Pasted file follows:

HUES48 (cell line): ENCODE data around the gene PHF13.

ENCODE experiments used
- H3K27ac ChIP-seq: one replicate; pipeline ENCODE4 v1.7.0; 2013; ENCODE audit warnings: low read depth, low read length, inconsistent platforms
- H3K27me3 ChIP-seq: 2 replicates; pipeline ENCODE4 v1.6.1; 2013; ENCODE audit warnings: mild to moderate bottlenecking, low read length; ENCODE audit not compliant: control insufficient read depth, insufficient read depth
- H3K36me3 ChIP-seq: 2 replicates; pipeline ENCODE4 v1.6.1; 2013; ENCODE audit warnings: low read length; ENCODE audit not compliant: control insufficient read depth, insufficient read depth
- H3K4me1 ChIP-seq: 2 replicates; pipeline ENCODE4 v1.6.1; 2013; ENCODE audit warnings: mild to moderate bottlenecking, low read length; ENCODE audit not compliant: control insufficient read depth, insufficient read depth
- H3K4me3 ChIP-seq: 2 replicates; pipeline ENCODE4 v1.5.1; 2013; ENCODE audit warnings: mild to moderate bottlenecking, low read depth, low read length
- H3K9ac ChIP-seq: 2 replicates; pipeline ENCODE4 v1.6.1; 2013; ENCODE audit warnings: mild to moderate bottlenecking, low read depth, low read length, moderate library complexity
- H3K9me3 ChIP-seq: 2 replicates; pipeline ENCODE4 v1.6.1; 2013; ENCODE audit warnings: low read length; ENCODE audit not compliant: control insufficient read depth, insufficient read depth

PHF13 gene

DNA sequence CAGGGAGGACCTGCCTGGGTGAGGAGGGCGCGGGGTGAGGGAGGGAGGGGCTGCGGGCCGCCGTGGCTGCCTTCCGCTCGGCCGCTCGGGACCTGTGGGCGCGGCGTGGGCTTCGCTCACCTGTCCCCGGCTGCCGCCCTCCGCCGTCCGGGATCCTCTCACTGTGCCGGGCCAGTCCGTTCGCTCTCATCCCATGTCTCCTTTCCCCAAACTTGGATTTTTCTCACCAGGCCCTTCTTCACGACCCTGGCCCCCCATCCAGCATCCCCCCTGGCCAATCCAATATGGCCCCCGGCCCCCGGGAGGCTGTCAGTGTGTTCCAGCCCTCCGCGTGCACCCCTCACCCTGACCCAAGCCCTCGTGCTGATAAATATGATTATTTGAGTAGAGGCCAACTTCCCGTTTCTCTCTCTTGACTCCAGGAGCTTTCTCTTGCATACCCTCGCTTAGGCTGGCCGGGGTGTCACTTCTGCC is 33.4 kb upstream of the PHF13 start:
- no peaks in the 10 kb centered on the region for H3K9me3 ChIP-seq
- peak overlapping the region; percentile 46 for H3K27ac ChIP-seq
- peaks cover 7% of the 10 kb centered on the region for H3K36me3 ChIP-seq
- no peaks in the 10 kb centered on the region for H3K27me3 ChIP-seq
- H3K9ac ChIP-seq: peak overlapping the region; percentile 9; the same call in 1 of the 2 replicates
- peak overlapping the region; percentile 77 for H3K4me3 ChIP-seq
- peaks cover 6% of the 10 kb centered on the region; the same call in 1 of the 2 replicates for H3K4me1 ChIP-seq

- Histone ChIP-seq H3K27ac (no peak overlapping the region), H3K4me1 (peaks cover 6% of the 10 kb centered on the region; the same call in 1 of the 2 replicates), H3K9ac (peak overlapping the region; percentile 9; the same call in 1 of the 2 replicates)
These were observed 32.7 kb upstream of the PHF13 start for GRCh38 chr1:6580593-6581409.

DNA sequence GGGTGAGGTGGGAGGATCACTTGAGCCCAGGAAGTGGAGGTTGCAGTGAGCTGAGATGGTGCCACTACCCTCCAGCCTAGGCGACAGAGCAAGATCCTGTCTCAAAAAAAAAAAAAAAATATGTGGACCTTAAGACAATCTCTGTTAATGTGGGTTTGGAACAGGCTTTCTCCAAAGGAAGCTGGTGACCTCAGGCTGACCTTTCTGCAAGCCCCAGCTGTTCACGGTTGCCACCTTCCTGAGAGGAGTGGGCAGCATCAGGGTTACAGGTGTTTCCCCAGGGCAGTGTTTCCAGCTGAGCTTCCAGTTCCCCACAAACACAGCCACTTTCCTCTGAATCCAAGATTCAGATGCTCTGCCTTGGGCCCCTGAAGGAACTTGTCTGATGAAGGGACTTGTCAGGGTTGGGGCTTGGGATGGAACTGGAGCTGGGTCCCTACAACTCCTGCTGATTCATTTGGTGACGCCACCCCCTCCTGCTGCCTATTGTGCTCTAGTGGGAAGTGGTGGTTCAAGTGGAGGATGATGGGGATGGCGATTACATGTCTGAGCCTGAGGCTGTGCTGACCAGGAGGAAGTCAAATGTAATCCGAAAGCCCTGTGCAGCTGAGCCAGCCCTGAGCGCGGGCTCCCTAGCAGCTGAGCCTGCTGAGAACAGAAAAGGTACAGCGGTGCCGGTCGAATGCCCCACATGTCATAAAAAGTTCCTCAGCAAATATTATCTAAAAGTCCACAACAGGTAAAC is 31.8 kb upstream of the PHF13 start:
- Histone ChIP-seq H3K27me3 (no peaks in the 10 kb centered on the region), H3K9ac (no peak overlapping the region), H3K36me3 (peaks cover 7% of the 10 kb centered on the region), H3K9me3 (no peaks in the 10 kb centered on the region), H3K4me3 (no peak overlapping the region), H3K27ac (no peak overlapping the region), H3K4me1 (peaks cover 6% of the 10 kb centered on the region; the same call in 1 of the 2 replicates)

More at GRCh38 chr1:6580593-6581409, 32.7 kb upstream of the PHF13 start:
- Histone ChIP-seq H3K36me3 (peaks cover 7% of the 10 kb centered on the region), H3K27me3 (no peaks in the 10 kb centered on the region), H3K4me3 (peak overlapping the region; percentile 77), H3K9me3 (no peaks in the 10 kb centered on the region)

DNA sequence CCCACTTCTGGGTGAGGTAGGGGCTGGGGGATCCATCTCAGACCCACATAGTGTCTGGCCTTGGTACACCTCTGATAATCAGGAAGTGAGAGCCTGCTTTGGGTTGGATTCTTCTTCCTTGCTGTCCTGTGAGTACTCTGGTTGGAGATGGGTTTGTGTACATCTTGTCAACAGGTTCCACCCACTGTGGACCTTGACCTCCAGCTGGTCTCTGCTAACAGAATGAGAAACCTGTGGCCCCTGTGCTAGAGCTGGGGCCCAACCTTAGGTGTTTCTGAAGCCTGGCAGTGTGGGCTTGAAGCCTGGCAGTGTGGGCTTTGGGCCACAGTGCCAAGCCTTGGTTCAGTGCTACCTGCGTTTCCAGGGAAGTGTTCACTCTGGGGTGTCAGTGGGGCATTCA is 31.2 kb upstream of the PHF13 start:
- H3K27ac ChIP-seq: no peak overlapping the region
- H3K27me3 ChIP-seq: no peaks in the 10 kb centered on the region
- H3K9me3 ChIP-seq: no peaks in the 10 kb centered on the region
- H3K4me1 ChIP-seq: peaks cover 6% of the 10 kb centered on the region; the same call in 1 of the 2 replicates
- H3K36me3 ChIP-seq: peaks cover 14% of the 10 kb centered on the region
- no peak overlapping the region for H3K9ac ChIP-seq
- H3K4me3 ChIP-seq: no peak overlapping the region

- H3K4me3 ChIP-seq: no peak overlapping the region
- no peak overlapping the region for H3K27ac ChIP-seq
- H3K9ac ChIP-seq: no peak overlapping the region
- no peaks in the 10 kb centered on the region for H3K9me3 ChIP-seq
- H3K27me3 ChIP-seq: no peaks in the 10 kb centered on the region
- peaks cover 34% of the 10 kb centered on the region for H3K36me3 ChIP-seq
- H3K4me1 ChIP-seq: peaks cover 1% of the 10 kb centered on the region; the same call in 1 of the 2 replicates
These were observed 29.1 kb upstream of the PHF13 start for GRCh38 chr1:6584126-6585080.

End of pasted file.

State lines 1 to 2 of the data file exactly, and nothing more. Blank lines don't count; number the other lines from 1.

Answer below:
HUES48 (cell line): ENCODE data around the gene PHF13.

ENCODE experiments used